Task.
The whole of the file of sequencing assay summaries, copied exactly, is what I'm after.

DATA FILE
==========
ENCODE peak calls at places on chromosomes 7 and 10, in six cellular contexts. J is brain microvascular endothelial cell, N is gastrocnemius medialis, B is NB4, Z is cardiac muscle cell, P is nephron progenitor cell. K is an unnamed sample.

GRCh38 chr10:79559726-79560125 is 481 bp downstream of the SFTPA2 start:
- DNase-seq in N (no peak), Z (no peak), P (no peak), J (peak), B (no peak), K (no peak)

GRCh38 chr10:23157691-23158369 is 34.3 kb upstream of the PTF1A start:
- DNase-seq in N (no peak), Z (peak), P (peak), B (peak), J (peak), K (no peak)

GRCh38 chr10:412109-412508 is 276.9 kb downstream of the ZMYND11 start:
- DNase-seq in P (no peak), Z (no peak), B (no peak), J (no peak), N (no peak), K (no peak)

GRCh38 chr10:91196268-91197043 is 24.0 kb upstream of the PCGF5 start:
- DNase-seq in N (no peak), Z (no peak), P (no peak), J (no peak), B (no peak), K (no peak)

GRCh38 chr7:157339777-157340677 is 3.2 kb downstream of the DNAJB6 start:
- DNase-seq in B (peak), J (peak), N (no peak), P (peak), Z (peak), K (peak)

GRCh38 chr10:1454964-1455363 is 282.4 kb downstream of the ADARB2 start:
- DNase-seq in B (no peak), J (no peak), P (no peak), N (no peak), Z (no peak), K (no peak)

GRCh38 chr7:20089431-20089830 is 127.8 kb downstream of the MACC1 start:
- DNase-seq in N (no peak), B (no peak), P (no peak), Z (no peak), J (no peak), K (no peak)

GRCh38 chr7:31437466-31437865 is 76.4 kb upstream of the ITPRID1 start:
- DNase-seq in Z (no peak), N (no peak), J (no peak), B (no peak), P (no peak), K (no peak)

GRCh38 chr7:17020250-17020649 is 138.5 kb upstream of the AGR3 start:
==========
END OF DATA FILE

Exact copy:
ENCODE peak calls at places on chromosomes 7 and 10, in six cellular contexts. J is brain microvascular endothelial cell, N is gastrocnemius medialis, B is NB4, Z is cardiac muscle cell, P is nephron progenitor cell. K is an unnamed sample.

GRCh38 chr10:79559726-79560125 is 481 bp downstream of the SFTPA2 start:
- DNase-seq in N (no peak), Z (no peak), P (no peak), J (peak), B (no peak), K (no peak)

GRCh38 chr10:23157691-23158369 is 34.3 kb upstream of the PTF1A start:
- DNase-seq in N (no peak), Z (peak), P (peak), B (peak), J (peak), K (no peak)

GRCh38 chr10:412109-412508 is 276.9 kb downstream of the ZMYND11 start:
- DNase-seq in P (no peak), Z (no peak), B (no peak), J (no peak), N (no peak), K (no peak)

GRCh38 chr10:91196268-91197043 is 24.0 kb upstream of the PCGF5 start:
- DNase-seq in N (no peak), Z (no peak), P (no peak), J (no peak), B (no peak), K (no peak)

GRCh38 chr7:157339777-157340677 is 3.2 kb downstream of the DNAJB6 start:
- DNase-seq in B (peak), J (peak), N (no peak), P (peak), Z (peak), K (peak)

GRCh38 chr10:1454964-1455363 is 282.4 kb downstream of the ADARB2 start:
- DNase-seq in B (no peak), J (no peak), P (no peak), N (no peak), Z (no peak), K (no peak)

GRCh38 chr7:20089431-20089830 is 127.8 kb downstream of the MACC1 start:
- DNase-seq in N (no peak), B (no peak), P (no peak), Z (no peak), J (no peak), K (no peak)

GRCh38 chr7:31437466-31437865 is 76.4 kb upstream of the ITPRID1 start:
- DNase-seq in Z (no peak), N (no peak), J (no peak), B (no peak), P (no peak), K (no peak)

GRCh38 chr7:17020250-17020649 is 138.5 kb upstream of the AGR3 start: